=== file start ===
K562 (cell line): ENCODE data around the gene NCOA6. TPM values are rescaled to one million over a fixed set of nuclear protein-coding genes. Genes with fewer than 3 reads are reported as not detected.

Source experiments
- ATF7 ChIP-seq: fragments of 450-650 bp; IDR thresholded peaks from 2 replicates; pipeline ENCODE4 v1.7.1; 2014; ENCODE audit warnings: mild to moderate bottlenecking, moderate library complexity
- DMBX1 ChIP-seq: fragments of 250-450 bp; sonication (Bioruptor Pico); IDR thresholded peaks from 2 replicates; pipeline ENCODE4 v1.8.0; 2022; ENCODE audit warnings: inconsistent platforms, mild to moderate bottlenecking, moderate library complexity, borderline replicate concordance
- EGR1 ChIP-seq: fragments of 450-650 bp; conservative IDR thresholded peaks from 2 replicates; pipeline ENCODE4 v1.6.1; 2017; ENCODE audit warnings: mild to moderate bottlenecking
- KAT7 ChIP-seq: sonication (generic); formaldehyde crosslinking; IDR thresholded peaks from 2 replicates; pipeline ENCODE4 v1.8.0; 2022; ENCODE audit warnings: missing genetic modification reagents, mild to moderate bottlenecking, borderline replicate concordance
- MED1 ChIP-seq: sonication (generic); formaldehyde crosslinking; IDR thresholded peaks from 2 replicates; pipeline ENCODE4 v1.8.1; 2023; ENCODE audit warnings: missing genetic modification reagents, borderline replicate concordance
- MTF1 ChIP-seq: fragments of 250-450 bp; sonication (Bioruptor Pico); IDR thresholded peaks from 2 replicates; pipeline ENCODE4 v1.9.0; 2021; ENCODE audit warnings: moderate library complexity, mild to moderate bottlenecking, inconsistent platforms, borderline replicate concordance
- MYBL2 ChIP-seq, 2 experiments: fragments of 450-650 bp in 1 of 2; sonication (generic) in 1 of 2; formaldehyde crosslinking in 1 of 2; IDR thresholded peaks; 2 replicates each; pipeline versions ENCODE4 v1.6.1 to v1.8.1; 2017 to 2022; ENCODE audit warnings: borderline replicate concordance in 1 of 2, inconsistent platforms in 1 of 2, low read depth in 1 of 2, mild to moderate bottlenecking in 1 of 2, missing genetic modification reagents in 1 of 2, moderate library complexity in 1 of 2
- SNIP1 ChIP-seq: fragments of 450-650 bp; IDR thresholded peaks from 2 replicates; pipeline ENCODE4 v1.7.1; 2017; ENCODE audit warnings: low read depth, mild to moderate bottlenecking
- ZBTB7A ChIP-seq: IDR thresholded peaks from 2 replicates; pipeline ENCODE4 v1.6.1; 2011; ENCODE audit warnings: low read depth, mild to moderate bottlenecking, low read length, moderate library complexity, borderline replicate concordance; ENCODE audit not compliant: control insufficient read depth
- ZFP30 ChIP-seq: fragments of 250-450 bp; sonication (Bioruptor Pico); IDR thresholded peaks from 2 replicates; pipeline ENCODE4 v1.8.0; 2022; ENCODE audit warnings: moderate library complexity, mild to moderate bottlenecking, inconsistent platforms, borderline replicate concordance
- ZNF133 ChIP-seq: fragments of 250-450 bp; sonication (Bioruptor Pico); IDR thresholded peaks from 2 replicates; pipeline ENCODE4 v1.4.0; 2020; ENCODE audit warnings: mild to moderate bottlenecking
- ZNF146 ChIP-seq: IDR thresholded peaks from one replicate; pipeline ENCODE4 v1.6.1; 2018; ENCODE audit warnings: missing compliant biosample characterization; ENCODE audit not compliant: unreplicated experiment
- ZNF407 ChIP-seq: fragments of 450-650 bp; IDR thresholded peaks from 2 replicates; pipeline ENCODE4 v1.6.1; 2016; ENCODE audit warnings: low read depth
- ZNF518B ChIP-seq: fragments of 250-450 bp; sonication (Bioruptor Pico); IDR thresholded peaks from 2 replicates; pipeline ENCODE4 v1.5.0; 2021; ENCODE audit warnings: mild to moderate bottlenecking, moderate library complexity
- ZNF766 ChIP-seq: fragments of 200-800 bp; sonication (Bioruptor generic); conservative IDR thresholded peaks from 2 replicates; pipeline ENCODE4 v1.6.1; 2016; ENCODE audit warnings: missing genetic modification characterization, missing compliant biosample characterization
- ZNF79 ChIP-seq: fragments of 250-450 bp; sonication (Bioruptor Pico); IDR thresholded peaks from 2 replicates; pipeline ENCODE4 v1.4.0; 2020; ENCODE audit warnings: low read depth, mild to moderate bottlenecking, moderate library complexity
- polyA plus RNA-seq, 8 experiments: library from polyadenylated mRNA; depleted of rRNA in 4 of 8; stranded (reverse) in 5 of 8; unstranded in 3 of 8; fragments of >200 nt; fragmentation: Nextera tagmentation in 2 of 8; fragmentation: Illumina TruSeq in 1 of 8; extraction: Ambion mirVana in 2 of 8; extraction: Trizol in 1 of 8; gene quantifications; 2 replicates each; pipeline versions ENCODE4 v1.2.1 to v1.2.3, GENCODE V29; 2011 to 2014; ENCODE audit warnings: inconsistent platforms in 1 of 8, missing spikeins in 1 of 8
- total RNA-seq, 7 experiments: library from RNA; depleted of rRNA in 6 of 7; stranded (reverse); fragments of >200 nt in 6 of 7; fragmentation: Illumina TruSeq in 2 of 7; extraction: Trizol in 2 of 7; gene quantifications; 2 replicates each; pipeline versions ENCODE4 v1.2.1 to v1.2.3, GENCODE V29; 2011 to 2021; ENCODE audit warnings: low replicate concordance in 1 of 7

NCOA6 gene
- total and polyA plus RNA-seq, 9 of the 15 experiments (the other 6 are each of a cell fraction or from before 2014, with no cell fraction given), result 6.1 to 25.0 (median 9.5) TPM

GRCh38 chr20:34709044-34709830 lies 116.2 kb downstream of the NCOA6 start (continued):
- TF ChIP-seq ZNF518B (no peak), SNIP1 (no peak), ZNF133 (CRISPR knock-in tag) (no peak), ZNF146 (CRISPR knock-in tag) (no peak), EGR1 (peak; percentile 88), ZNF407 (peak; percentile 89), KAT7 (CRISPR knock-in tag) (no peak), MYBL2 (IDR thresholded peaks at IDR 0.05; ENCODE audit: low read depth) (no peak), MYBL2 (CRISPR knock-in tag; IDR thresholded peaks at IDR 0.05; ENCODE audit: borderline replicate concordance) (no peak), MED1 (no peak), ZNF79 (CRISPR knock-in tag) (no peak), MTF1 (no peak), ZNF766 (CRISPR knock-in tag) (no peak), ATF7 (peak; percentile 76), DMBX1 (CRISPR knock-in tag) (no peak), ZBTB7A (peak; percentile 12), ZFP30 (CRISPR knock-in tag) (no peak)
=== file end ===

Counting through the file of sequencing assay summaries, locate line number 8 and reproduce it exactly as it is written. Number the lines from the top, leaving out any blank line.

- MTF1 ChIP-seq: fragments of 250-450 bp; sonication (Bioruptor Pico); IDR thresholded peaks from 2 replicates; pipeline ENCODE4 v1.9.0; 2021; ENCODE audit warnings: moderate library complexity, mild to moderate bottlenecking, inconsistent platforms, borderline replicate concordance